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Kay SR, Fiszbein A, Opler LA: The Positive and Negative Syndrome Scale (PANSS) for schizophrenia. Schizophr Bull  1987; 13:261-276
[PubMed]
 
Guy W (ed): ECDEU Assessment Manual for Psychopharmacology: Publication ADM 76-338. Washington, DC, US Department of Health, Education, and Welfare, 1976, pp 534-537
 
Simpson GM, Angus JWS: A rating scale for extrapyramidal side effects. Acta Psychiatr Scand Suppl  1970; 212:11-19
[PubMed]
 
Barnes TRE: A rating scale for drug-induced akathisia. Br J Psychiatry  1989; 154:672-676
[PubMed]
[CrossRef]
 
Zarate CA Jr: Antipsychotic drug side effect issues in bipolar manic patients. J Clin Psychiatry 2000; 61(suppl 8):52-61
 
Meltzer HY, McGurk SR: The effects of clozapine, risperidone, and olanzapine on cognitive function in schizophrenia. Schizophr Bull  1999; 25:233-255
[PubMed]
 
Collaborative Working Group on Clinical Trial Evaluations: Assessing the effects of atypical antipsychotics on negative symptoms. J Clin Psychiatry 1998; 59(suppl 12):28-34
 
Glazer WM: Extrapyramidal side effects, tardive dyskinesia, and the concept of atypicality. J Clin Psychiatry 2000; 61(suppl 3):16-21
 

Figure 1.

Summary of Participation of Patients With Bipolar I Disorder in Phases of a 21-Day Placebo-Controlled, Double-Blind, Randomized Trial of Ziprasidone in the Treatment of Acute Bipolar Mania

Figure 2.

Mean Change in Mania Rating Scale Score From Baseline in Patients With Bipolar I Disorder in a 21-Day Placebo-Controlled Trial Evaluating the Efficacy of Ziprasidone for the Treatment of Acute Maniaa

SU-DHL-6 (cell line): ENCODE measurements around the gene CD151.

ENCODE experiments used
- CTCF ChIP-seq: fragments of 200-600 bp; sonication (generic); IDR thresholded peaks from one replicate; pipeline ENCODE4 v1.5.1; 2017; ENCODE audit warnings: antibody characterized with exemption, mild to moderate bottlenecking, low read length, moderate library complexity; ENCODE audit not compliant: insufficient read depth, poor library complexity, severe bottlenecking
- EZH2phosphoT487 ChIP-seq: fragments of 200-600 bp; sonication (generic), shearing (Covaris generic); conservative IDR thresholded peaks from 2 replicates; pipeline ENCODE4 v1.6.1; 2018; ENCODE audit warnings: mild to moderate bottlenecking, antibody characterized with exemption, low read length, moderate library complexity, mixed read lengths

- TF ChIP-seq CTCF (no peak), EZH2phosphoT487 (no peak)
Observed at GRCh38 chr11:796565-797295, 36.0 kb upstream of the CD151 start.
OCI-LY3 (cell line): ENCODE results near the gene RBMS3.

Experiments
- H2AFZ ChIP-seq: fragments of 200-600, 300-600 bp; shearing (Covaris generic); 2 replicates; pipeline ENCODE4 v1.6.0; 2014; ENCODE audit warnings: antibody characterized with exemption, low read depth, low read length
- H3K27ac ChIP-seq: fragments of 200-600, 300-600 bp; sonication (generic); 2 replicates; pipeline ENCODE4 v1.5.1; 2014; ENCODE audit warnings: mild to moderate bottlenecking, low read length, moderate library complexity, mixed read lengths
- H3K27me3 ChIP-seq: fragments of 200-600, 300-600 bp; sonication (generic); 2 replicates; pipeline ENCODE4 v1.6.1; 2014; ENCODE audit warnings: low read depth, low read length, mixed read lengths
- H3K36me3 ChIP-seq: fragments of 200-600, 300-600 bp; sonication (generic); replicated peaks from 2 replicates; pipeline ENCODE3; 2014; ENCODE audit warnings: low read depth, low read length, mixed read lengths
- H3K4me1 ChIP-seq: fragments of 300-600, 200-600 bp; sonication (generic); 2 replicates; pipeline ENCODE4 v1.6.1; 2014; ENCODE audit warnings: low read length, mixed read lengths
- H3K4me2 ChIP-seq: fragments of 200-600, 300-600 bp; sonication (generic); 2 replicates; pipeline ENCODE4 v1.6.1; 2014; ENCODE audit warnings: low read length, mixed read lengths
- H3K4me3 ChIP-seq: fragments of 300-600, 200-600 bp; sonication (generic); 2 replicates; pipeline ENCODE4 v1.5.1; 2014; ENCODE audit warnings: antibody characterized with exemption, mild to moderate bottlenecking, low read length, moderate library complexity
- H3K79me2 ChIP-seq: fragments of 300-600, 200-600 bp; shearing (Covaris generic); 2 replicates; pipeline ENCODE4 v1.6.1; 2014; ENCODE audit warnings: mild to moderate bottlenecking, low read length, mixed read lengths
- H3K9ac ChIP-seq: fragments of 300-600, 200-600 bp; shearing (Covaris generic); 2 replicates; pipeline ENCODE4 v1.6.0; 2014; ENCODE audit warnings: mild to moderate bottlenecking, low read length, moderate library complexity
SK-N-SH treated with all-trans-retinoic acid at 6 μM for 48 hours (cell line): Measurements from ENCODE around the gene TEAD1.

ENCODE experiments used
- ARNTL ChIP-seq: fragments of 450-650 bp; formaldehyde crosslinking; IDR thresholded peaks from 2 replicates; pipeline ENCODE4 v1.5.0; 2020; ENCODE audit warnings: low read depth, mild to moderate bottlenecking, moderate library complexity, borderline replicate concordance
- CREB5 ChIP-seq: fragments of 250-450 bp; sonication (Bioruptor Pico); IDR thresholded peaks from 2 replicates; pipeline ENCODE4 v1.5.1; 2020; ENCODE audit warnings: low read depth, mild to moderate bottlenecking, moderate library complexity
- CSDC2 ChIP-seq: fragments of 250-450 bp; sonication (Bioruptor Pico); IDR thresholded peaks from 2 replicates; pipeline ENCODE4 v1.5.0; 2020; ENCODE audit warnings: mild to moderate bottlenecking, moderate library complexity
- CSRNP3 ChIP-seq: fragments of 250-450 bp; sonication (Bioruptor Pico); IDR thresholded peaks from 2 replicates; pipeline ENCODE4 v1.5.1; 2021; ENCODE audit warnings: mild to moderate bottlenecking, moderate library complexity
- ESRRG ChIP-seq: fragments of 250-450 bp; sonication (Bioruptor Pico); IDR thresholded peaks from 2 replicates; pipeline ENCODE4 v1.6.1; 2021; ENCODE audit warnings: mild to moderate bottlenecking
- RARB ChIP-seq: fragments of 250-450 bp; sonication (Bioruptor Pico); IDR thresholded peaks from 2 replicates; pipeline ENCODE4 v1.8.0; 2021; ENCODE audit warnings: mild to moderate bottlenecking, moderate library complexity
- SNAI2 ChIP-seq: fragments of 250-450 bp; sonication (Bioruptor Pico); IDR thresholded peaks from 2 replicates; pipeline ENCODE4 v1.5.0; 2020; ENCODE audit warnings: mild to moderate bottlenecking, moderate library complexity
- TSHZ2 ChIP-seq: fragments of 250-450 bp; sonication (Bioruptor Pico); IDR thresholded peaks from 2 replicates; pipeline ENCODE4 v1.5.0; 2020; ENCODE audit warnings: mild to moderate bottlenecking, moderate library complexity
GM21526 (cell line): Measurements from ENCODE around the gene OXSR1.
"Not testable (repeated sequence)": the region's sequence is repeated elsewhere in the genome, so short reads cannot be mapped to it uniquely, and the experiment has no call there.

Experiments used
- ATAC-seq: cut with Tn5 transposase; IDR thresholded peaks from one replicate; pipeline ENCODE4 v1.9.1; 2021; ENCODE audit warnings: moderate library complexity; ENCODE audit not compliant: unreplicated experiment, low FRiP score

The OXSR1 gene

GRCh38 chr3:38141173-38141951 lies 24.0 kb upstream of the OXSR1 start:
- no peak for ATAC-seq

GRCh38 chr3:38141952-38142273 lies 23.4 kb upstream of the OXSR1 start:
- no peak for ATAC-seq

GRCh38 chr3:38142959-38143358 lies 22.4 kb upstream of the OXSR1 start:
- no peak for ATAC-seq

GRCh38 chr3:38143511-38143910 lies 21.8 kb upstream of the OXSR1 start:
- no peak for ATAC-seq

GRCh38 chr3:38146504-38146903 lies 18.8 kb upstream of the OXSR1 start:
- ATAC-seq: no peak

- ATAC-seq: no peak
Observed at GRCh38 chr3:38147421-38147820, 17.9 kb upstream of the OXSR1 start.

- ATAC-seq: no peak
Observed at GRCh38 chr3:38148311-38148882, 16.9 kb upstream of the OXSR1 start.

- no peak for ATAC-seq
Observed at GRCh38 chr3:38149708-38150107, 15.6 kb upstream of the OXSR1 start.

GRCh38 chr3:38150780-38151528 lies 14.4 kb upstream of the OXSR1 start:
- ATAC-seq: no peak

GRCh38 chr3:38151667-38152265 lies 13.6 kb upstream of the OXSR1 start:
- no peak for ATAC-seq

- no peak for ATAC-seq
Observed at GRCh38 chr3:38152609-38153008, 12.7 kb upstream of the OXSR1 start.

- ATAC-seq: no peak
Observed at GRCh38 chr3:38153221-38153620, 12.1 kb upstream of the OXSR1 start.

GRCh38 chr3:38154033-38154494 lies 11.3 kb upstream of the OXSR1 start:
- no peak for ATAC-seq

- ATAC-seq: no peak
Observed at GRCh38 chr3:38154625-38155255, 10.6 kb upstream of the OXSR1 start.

aLast observation carried forward.

bSignificant difference between placebo-treated patients and ziprasidone-treated patients (p<0.003, F test).

cSignificant difference between placebo-treated patients and ziprasidone-treated patients (p<0.001, F test).

Figure 3.

Scores on the Simpson-Angus Rating Scale and Barnes Rating Scale for Drug-Induced Akathisia at Baseline and Endpoint for Patients With Bipolar I Disorder in a 21-Day Placebo-Controlled Trial Evaluating the Efficacy of Ziprasidone for the Treatment of Acute Maniaa

aNo significant differences between groups were observed for changes in ratings between baseline and endpoint.

+

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First MB, Spitzer RL, Gibbon M, Williams JBW: Structured Clinical Interview for DSM-IV-TR Axis I Disorders, Research Version, Patient Edition (SCID-I/P). New York, New York State Psychiatric Institute, Biometrics Research, 2001
 
Endicott J, Spitzer RL: A diagnostic interview: the Schedule for Affective Disorders and Schizophrenia. Arch Gen Psychiatry  1978; 35:837-844
[PubMed]
 
Metropolitan Life Insurance Company: 1983 Metropolitan height and weight tables. Stat Bull Metrop Life Found  1983; 64:3-9
[PubMed]
 
Kay SR, Fiszbein A, Opler LA: The Positive and Negative Syndrome Scale (PANSS) for schizophrenia. Schizophr Bull  1987; 13:261-276
[PubMed]
 
Guy W (ed): ECDEU Assessment Manual for Psychopharmacology: Publication ADM 76-338. Washington, DC, US Department of Health, Education, and Welfare, 1976, pp 534-537
 
Simpson GM, Angus JWS: A rating scale for extrapyramidal side effects. Acta Psychiatr Scand Suppl  1970; 212:11-19
[PubMed]
 
Barnes TRE: A rating scale for drug-induced akathisia. Br J Psychiatry  1989; 154:672-676
[PubMed]
[CrossRef]
 
Zarate CA Jr: Antipsychotic drug side effect issues in bipolar manic patients. J Clin Psychiatry 2000; 61(suppl 8):52-61
 
Meltzer HY, McGurk SR: The effects of clozapine, risperidone, and olanzapine on cognitive function in schizophrenia. Schizophr Bull  1999; 25:233-255
[PubMed]
 
Collaborative Working Group on Clinical Trial Evaluations: Assessing the effects of atypical antipsychotics on negative symptoms. J Clin Psychiatry 1998; 59(suppl 12):28-34
 
Glazer WM: Extrapyramidal side effects, tardive dyskinesia, and the concept of atypicality. J Clin Psychiatry 2000; 61(suppl 3):16-21